LOS ANGELES, Oct. 29 (Xinhua) -- Immigration reform is still an important issue in the U.S. presidential campaigns as both candidates pledge to support it, though they differ on how.
In their second presidential debate on Oct.16, President Barack Obama reiterated his support for comprehensive immigration reform, and his Republican challenger Mitt Romney also said he would support it, but blamed Obama for failing to get the issue done in his first term.
"I'll get it done. I'll get it done. First year," Romney pledged, attacking Obama by saying, "My view is that this president should have honored his promise to do as he said."
Obama recently has reiterated that he is confident he can pass a compromise immigration bill if he wins a second term.
Despite their support for such a move, they differ on how to do it.
Obama's reform includes a pathway to citizenship for about 12 million undocumented immigrants in the United States, but Romney made clear that he doesn't favor "amnesty" for those in the country illegally.
Obama also called out at Romney for backing "self-deportation," a philosophy that involves passing tough immigration enforcement laws that would in turn push undocumented immigrants to leave the country on their own.
However, Obama expressed his willingness to trade with Republicans in the U.S. Congress for an increase in security along the U.S.-Mexico border with increased deportations.
For Obama, a Democrat, it is important to pledge to his supporters that he would finish the unfinished in his second term on immigration reform, while for Romney, a Republican, it is a chance to win support from those who thought he would not support immigration reform.
Hispanics and other ethnic voters are strong supporters to immigration reform. Neither candidates want to lose those votes.
There are 52 million Hispanic citizens in the United States, including 24 million who can vote, which represent 11 percent of the electorate in the country.
According to the Pew Hispanic Institute, those voters rank immigration as one of their five chief concerns behind the economy and jobs.
That could tip the balance in states with a large Hispanic population, including battleground states Nevada, Colorado and Florida.
A recent poll by polling body Latino Decisiones shows that Obama has about 71 percent of support among Hispanic voters, while Romney has only 20 percent.
However, even those who support Obama are also disappointed in him for failing to fulfill a 2008 promise for comprehensive immigration reform.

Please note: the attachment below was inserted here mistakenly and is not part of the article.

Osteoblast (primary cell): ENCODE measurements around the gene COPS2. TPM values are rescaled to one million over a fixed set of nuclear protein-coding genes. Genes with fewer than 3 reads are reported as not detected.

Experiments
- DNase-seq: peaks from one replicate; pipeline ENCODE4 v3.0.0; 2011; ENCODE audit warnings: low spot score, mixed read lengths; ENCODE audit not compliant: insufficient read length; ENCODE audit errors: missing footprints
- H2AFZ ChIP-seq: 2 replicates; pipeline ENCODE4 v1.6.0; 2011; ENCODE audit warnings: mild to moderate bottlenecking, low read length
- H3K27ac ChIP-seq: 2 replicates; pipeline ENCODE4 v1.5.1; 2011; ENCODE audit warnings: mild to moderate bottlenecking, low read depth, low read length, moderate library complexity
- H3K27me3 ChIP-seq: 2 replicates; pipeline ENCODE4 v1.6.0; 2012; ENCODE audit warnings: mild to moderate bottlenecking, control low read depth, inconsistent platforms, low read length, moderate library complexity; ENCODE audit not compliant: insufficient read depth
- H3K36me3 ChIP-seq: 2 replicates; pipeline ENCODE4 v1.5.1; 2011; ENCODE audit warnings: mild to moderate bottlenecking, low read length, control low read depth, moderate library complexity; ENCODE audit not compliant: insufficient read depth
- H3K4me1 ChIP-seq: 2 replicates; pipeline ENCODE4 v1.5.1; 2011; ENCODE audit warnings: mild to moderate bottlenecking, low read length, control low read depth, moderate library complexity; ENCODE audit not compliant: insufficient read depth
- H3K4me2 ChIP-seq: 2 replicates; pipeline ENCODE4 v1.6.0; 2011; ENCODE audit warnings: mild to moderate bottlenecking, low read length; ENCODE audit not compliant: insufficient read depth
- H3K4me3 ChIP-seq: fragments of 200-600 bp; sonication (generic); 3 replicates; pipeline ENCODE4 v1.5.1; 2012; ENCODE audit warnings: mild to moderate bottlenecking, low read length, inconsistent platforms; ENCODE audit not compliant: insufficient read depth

Meanwhile, Republicans accuse Democrats of exploiting the issue to divide the Republican Party and Hispanic communities.
Alci Maldonado, head of the Republican National Hispanic Assembly, has said that it was Republicans who presented a vast immigration reform plan under President George W. Bush, which failed to make it through the Senate in 2007.
But today Republicans "are facing the consequences of the negative environment which they created for Latinos," Jody Vallejo, a sociology professor at the University of Southern California, told AFP.
Business Week said in an article that beyond the huge importance of immigrants to the U.S. economy today, three forces are making immigration reform more urgent.
Growing crackdowns on undocumented workers at the state level are already hurting farming and are likely to spread to other sectors, including construction; the aging of populations worsens in the U.S. and Europe; increasing opportunities in the developing world are luring home skilled immigrants that the U.S. needs most.
High-tech industries probably have the most to gain from action on immigration, Business Week noted.
Carl Lin of Rutgers University looked at the impact on tech stock prices by a doubling of H-1B visas for skilled foreign workers, thanks to the 1998 American Competitiveness and Workforce Improvement Act.
High-tech industries absorb around 80 percent of H-1B visa applicants, according to Business Week.
Lin estimated that in the month after the act passed, companies in those industries enjoyed 15 percent and higher cumulative excess returns - a measure of the impact of news on stock prices, said Business Week.
According to a Kauffman Foundation study by researcher Vivek Wadhwa, in 2006, one-quarter of all patent applications filed in the U.S. were made by foreign nationals.
Wadhwa's study of foreign-born entrepreneurs found that one-quarter of science and technology companies founded from 1995 to 2005 had a foreign-born lead technologist or chief economist. These businesses employed 450,000 workers.
Also, a poll conducted by the University of Southern California and Los Angeles Times this week shows that California voters are more tolerant of illegal immigrants now than before.